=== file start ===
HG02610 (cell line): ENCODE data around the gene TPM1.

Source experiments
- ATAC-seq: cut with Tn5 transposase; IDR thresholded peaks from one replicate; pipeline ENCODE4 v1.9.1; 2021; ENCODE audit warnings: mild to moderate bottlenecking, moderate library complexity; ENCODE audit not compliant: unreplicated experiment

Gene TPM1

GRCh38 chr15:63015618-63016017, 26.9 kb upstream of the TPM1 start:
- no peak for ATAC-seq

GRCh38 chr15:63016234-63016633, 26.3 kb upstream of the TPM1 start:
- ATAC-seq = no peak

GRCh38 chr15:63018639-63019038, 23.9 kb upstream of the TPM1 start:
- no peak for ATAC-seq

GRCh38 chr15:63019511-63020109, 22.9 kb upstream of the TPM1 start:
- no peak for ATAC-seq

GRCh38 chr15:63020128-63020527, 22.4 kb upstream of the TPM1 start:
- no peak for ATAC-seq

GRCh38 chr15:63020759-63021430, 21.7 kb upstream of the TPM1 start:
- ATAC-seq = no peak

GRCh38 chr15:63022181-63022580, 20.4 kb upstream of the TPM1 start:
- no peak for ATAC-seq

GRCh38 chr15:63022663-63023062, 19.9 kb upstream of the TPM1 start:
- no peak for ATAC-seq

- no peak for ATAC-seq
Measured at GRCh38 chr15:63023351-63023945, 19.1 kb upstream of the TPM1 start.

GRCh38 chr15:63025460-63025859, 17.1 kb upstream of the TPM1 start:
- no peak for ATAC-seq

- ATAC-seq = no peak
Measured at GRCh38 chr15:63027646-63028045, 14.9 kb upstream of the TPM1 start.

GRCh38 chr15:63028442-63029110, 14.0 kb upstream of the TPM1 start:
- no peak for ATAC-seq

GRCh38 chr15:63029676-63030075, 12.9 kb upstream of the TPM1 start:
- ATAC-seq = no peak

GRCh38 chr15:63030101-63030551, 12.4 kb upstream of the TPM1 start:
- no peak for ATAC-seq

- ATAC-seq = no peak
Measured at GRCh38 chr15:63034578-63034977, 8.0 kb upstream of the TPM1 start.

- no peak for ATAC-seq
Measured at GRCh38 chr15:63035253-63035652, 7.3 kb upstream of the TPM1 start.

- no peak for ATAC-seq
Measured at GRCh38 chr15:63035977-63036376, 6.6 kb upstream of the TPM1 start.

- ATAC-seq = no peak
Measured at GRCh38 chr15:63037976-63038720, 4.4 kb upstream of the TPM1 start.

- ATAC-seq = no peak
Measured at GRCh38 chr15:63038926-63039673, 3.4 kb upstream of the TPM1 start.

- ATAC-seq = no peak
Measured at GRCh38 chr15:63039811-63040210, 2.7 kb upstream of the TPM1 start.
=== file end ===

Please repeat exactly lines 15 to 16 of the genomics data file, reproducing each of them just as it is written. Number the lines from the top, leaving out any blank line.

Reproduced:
GRCh38 chr15:63020759-63021430, 21.7 kb upstream of the TPM1 start:
- ATAC-seq = no peak